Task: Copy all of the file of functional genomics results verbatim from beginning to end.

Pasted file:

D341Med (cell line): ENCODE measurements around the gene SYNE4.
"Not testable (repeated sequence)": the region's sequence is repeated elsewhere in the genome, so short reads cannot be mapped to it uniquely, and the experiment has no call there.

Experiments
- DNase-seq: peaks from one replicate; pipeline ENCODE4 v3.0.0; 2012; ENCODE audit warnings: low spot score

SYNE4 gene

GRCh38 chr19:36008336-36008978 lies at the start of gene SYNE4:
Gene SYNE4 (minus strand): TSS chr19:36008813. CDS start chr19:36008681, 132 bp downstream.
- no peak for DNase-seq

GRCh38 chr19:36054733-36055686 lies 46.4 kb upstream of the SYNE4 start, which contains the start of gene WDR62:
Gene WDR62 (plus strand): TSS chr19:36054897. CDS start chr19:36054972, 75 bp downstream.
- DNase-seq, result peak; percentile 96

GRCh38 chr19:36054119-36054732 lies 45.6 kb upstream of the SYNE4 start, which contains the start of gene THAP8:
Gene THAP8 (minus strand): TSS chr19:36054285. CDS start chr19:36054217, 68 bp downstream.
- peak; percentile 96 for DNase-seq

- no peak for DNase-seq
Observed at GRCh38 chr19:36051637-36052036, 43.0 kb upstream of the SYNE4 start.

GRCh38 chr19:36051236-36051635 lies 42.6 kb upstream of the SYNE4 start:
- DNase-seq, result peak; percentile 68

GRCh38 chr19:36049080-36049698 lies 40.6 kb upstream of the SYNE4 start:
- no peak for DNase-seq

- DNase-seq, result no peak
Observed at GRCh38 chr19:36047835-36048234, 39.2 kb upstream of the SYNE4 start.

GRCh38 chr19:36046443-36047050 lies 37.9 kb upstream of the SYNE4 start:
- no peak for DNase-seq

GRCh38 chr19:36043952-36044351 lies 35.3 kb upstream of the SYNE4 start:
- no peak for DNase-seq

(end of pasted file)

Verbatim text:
D341Med (cell line): ENCODE measurements around the gene SYNE4.
"Not testable (repeated sequence)": the region's sequence is repeated elsewhere in the genome, so short reads cannot be mapped to it uniquely, and the experiment has no call there.

Experiments
- DNase-seq: peaks from one replicate; pipeline ENCODE4 v3.0.0; 2012; ENCODE audit warnings: low spot score

SYNE4 gene

GRCh38 chr19:36008336-36008978 lies at the start of gene SYNE4:
Gene SYNE4 (minus strand): TSS chr19:36008813. CDS start chr19:36008681, 132 bp downstream.
- no peak for DNase-seq

GRCh38 chr19:36054733-36055686 lies 46.4 kb upstream of the SYNE4 start, which contains the start of gene WDR62:
Gene WDR62 (plus strand): TSS chr19:36054897. CDS start chr19:36054972, 75 bp downstream.
- DNase-seq, result peak; percentile 96

GRCh38 chr19:36054119-36054732 lies 45.6 kb upstream of the SYNE4 start, which contains the start of gene THAP8:
Gene THAP8 (minus strand): TSS chr19:36054285. CDS start chr19:36054217, 68 bp downstream.
- peak; percentile 96 for DNase-seq

- no peak for DNase-seq
Observed at GRCh38 chr19:36051637-36052036, 43.0 kb upstream of the SYNE4 start.

GRCh38 chr19:36051236-36051635 lies 42.6 kb upstream of the SYNE4 start:
- DNase-seq, result peak; percentile 68

GRCh38 chr19:36049080-36049698 lies 40.6 kb upstream of the SYNE4 start:
- no peak for DNase-seq

- DNase-seq, result no peak
Observed at GRCh38 chr19:36047835-36048234, 39.2 kb upstream of the SYNE4 start.

GRCh38 chr19:36046443-36047050 lies 37.9 kb upstream of the SYNE4 start:
- no peak for DNase-seq

GRCh38 chr19:36043952-36044351 lies 35.3 kb upstream of the SYNE4 start:
- no peak for DNase-seq